Pound/Euro falls March 2012 forecast predictions

Friday 9th March 2012
Good morning. Why has Pound/Euro fallen? Yesterday the Pound fell against the Euro, and rose against the US Dollar. It was developments in Greece and the EU that drove rates, with renewed optimism over the EU economy strengthening the Euro and other riskier currencies such as Sterling. So, the Pound gained against many currencies, but fell against the Euro, as the charts below illustrate:

~Currency Movements on Thursday 8th March 2012~

Euro strengthens on optimism over Greece

The Euro gained strength yesterday, becoming more expensive to purchase. It was due to Greece making progress on their debt swap. Analysts said the euro may have scope for short-term gains on a positive outcome to the Greece deal.

As the market focused on events in Greece, European Central Bank President Mario Draghi said there were signs of stability in the euro zone economy, and basically stated Greece would be allowed to default if necessary. This gave renewed optimism about the EU economy, and as such the Euro gained strength, along with other riskier currencies such as Sterling. This is why Pound/Euro exchange rates have fallen March 2012.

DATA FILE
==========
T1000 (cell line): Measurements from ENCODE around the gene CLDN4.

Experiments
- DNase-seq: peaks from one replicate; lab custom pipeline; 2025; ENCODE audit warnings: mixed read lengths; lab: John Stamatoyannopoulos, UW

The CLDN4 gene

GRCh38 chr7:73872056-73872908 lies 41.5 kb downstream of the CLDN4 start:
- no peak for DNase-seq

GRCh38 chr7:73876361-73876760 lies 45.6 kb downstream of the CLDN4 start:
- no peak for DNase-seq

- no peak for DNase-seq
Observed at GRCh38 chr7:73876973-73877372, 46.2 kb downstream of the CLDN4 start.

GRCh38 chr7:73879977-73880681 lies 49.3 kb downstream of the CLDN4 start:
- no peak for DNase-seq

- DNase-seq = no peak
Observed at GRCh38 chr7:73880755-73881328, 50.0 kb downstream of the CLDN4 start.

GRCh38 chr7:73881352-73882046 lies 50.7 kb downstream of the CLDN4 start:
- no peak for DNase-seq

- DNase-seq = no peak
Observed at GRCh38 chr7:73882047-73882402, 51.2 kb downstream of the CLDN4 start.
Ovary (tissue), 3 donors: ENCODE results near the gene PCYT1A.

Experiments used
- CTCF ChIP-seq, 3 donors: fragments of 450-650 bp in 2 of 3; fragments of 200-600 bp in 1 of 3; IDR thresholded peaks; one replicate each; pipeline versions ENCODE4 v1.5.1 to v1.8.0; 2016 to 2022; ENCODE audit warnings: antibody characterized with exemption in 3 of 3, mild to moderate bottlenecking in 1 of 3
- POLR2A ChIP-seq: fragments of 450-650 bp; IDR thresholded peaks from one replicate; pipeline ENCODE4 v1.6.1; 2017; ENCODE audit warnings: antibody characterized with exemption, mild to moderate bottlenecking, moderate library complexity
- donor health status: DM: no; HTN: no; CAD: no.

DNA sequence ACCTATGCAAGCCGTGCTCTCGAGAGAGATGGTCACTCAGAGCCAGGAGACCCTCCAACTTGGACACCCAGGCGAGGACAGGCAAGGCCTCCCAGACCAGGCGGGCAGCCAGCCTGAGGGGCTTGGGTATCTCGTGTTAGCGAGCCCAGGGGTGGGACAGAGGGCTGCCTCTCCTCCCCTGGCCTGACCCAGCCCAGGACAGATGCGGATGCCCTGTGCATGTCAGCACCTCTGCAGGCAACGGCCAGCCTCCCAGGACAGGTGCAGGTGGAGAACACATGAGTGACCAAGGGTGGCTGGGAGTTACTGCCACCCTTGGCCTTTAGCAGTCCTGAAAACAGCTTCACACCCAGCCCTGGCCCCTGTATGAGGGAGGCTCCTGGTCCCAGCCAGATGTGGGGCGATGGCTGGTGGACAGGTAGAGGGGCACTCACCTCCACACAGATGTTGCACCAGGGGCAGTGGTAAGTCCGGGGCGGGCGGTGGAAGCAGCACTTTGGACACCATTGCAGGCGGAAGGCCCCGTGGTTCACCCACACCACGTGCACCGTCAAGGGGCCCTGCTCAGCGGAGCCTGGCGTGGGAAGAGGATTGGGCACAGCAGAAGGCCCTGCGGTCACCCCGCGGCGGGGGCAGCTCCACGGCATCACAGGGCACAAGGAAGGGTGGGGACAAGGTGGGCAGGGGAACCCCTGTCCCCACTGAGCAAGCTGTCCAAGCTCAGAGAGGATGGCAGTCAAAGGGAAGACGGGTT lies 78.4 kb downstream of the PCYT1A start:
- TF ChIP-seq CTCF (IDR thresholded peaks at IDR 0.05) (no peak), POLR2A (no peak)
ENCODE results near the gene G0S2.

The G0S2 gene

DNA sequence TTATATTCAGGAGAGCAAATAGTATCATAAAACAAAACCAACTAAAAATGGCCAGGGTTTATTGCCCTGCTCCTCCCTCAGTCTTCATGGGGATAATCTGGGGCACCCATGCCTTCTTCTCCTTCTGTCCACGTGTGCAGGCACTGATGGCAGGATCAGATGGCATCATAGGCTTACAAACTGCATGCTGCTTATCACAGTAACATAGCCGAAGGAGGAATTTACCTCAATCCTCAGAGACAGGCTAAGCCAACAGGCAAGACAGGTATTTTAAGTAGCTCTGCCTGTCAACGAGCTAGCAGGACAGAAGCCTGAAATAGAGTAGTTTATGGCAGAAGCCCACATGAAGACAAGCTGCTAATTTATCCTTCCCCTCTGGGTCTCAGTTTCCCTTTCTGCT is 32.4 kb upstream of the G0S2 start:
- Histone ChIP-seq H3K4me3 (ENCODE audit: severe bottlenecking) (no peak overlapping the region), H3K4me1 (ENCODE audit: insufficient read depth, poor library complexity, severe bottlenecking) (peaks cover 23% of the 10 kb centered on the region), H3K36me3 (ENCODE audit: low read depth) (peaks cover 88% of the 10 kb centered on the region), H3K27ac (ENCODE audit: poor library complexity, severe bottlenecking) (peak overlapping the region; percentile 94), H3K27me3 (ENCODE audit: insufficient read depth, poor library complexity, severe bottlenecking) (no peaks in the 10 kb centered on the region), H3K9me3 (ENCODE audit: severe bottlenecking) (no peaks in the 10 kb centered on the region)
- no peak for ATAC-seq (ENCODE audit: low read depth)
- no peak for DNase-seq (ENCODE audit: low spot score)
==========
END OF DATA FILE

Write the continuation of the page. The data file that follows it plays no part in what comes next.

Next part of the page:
ECB and BoE leaves interest rates on hold

As I predicted yesterday, both central banks left rates on hold, and the BoE decided not to pursue any further Quantitative Easing for the time being. It’s what the market expected, and so the decisions had little effect on exchange rates.

Going forwards, I think that at some point later this year, the ECB will make a rate cut which could weaken the Euro. Also the minutes to the BoE decision in 2 weeks time, will shed more light on if and when more QE will be on the way.

Today’s Data

We end the week with a host of UK data including the latest GDP estimate, Trade Balance, Industrial Production, Manufacturing Production and Producer Price Index figures. Germany also releases Trade Balance numbers and inflation data. Stateside there are unemployment data and more trade balance figures – also we have the all important non farm payrolls, which often has a big effect on GBP/USD rates.

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